Did you celebrate International Cat Day last weekend? If not, Anabel and Sally want me to let you know that it isn’t too late, you can start celebrating right now. (They actually think that every day is a celebration of them, so they don’t know why you wouldn’t celebrate International Cat Day any old time you want.)
Officially, Saturday, August 8 is International Cat Day. Established in 2002 by the International Fund for Animal Welfare (IFAW), it is billed as a day to raise awareness for cats and learn about ways to help and protect them.
If you are a regular reader of this blog, you are already quite aware of cats, Anabel and Sally in particular. You know about Anabel and Sally’s volunteer work and their tips for those having a hard time with the stay at home order.
According to the Guinness Book of World Records, the oldest archaeological evidence of the domestication of the cat dates back 9,500 years. In the Neolithic village of Shillourokambos on Cyprus, the bones of a cat and a human were discovered next to each other. The position and similar state of preservation suggests they were buried together.
But the ancient Egyptians took cat appreciation to a whole other level. For them, cats were the physical embodiment of gods and symbols of divine protection. Domestic cats were believed to carry the divine essence of Bastet (or Bast), the cat-headed goddess who represented fertility, domesticity, music, dance, and pleasure.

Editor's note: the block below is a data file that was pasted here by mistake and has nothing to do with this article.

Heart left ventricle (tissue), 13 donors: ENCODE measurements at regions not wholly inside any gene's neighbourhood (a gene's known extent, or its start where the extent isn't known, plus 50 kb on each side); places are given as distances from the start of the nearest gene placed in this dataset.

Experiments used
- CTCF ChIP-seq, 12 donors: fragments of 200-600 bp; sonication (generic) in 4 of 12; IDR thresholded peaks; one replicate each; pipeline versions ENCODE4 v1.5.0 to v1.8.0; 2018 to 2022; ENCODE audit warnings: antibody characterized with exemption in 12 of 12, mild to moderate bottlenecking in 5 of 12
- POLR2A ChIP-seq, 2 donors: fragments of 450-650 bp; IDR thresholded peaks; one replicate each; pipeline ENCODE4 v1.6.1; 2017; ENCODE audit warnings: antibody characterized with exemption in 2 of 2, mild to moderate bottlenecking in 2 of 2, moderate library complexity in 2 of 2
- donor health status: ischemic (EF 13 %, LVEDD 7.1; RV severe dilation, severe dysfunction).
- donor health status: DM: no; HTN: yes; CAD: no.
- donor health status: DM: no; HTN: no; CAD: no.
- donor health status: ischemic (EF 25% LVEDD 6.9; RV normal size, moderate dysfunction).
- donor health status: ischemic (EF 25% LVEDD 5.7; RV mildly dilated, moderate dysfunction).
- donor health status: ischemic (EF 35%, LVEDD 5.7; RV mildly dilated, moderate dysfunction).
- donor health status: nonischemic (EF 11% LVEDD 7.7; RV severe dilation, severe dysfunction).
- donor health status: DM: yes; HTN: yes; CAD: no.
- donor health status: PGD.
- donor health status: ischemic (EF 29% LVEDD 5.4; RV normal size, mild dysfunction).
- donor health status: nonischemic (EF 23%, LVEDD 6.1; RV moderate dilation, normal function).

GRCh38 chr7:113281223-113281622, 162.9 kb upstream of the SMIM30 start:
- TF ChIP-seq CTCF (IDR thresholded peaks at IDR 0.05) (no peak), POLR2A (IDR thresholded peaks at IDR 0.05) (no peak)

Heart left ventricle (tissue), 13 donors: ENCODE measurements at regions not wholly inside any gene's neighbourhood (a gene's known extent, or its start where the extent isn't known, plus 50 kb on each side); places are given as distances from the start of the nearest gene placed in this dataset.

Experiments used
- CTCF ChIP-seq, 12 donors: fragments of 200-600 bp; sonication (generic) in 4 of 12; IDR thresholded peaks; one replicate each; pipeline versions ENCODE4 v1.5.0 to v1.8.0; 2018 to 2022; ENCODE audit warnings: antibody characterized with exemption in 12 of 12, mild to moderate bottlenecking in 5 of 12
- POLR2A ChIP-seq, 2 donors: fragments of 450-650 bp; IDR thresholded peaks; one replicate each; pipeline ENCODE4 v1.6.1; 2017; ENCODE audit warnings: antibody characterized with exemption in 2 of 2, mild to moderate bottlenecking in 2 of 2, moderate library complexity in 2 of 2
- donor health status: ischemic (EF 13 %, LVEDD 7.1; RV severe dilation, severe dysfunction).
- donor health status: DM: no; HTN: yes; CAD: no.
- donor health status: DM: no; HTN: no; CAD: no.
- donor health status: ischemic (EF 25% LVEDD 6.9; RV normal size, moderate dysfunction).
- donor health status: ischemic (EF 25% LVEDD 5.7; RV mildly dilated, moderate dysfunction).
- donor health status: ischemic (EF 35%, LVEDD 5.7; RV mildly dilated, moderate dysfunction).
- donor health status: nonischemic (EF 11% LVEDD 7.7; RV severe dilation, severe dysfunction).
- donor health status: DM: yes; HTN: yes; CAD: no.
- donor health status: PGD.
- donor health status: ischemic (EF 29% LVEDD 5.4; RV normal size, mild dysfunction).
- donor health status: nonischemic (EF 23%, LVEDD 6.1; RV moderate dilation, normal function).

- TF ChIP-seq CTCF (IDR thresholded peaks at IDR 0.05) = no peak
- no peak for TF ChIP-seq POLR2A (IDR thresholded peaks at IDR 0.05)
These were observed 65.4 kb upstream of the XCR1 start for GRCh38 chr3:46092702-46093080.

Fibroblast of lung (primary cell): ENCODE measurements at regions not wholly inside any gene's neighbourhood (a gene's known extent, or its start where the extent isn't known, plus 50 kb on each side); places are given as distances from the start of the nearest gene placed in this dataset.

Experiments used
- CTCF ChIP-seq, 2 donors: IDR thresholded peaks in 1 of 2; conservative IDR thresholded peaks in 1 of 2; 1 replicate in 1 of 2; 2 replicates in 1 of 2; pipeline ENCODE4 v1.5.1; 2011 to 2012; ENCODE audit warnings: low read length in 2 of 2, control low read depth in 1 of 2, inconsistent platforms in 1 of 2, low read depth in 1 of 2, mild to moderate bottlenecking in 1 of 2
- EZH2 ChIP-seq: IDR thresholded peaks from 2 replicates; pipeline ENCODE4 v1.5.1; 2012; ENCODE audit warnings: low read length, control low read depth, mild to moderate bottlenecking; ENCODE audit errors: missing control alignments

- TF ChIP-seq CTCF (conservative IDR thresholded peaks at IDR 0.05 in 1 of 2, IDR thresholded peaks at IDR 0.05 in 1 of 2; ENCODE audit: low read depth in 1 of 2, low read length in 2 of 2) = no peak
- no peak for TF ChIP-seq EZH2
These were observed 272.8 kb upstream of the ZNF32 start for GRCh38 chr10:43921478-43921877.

If you are looking for an excuse to add a cat to your home you may be interested to know that studies have shown that sharing your home with a cat can improve mental health and relieve stress, anxiety and depression. And since no one is really going anywhere these days anyway, you don’t have to worry about going out with cat hair all over all of your clothes.
If you think that you can’t have a cat because of your terrible cat allergies, modern science has something in process for you! Cat allergies are really just an allergy to the Fel d 1 protein that cats produce in their saliva. Of course, then they lick themselves and it gets everywhere. But there is a vaccine in process that is given to the cat to prevent production of this protein. It was making the news big time around a year ago. I wasn’t able to find any recent updates, but I am optimistic that it will be coming on the market soon. I’m so excited for all the poor people who think that they could never live with a cat! In the meantime, Purina has come out with ProPlan Allergen Reducing food that claims to reduce the amount of Fel d 1 protein by 47%.
We celebrated International Cat Day the way that we celebrate most days around here – Anabel and Sally got delicious Intense Beauty flavor cat food with sprinkles, bowls full of fresh ice cubes, a good brushing, and then slept their day away.